But while 3D printing is allowing us to produce more precise, sustainable and cost effective methods of manufacture, it seems to lack that magic ingredient... the human hand.
A quick google search for “3D printed furniture” reveals a number of plastic based, space-age designs with webbed and cellular details, which may be intricate but lack the learned skills and humble nature of hand tooling.
Where 3D printing alone seems to have missed the aesthetics boat, subtractive methods of fabricating like laser cutting or carving with CNC machines are producing more aesthetically sensitive results, thanks to the materials they allow for, as well as their dual maker and machine relationship.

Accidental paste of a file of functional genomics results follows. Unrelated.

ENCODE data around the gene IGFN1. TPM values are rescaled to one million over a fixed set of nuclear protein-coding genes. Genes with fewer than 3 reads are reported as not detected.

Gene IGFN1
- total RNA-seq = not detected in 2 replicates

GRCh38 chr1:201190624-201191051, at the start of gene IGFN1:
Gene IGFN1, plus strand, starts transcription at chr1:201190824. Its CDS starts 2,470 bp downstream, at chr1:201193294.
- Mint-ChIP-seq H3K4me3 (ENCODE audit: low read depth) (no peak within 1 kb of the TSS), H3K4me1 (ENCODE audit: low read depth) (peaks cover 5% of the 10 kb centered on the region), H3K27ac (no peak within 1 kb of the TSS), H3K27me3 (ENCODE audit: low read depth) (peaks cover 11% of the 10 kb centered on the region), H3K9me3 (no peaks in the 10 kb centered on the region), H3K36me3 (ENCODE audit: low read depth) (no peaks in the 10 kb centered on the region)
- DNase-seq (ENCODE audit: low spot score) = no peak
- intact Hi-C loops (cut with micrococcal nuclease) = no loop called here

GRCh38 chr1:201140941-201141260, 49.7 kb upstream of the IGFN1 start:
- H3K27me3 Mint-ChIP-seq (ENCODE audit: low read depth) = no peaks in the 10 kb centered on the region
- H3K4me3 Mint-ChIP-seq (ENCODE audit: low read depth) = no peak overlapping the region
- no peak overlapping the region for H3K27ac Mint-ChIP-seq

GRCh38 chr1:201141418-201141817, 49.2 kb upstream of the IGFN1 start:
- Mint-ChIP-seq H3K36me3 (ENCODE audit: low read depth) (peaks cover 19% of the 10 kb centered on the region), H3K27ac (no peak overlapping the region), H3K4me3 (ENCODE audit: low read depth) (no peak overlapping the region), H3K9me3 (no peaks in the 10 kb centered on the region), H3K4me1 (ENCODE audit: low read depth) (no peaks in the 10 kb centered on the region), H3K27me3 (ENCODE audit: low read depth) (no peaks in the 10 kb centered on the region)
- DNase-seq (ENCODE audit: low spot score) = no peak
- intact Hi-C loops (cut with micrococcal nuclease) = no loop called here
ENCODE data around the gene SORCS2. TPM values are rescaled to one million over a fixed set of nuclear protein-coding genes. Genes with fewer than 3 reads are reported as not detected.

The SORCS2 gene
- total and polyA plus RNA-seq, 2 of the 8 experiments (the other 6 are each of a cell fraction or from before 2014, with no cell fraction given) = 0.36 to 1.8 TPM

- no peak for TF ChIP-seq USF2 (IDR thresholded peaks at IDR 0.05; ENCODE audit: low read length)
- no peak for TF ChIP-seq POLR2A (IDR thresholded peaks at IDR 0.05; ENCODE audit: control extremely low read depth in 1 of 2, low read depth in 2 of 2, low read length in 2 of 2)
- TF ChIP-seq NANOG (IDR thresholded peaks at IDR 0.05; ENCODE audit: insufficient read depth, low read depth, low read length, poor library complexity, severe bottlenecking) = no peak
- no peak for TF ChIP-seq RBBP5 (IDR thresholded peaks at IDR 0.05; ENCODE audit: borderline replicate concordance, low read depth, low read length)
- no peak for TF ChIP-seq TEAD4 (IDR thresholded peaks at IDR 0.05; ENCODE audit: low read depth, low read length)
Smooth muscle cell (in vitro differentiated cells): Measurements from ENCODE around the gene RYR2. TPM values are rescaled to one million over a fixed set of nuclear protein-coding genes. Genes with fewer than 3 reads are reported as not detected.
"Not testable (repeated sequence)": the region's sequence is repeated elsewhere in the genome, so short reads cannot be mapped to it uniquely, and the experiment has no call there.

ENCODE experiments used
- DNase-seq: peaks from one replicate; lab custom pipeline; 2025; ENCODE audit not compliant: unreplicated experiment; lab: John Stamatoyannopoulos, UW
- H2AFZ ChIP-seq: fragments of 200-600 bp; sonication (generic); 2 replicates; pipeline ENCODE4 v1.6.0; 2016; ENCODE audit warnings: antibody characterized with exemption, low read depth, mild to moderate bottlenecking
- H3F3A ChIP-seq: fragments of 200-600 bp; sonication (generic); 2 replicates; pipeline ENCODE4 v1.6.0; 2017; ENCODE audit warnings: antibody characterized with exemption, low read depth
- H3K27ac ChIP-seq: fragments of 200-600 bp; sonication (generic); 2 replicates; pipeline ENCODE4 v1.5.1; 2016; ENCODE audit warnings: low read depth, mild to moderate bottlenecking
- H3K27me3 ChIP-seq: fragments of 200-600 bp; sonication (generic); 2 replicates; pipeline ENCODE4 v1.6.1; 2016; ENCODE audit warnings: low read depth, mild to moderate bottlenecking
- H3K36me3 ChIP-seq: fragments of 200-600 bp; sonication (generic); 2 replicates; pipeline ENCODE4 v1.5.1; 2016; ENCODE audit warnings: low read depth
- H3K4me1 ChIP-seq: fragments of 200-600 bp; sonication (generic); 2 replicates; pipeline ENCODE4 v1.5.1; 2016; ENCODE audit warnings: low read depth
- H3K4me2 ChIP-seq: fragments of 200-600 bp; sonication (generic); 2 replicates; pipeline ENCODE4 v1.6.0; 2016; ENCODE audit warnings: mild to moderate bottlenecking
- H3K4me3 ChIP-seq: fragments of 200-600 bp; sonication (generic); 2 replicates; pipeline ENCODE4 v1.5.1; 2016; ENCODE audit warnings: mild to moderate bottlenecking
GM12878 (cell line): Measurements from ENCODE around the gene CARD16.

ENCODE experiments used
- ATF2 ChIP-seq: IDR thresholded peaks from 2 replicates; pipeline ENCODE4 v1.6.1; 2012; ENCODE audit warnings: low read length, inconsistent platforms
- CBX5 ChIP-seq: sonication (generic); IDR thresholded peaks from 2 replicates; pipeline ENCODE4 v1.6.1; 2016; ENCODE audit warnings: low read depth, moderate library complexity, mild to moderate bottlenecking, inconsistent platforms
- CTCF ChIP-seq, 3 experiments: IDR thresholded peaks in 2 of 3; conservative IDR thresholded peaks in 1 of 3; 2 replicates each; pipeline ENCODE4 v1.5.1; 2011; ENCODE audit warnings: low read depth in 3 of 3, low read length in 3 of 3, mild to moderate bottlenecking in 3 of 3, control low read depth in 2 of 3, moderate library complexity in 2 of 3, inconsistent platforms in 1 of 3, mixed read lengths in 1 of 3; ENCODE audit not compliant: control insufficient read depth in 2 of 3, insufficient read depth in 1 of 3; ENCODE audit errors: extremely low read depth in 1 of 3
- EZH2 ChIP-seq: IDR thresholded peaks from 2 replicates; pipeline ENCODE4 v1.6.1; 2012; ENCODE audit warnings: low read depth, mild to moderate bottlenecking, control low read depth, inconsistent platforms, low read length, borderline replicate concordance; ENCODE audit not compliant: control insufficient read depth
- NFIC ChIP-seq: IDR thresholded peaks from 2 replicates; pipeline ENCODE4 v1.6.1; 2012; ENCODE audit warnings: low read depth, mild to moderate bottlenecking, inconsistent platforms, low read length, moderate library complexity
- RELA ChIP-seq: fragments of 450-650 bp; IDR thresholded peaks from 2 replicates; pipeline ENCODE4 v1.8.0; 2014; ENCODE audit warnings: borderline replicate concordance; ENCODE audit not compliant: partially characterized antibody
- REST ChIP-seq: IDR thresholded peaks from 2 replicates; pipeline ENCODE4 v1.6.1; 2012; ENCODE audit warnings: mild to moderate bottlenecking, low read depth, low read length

In a collaboration with the late great Zaha Hadid, UK based designer Gareth Neal’s collection of Vesels reveals rigorous and intricate carving work produced both by a CNC machine as well as Neal’s own hand tooling. “Since wood is a natural material with a grain and irregularities, it still requires skill to work with it digitally. You still need the tactile knowledge of the material, the knowledge of a craftsman, to work out the best way to cut the wood and to understand how it will flex and move,” he explains. Ultimately the great leaps we’ve made in the digital fabrication sector have left us wanting more of the human element.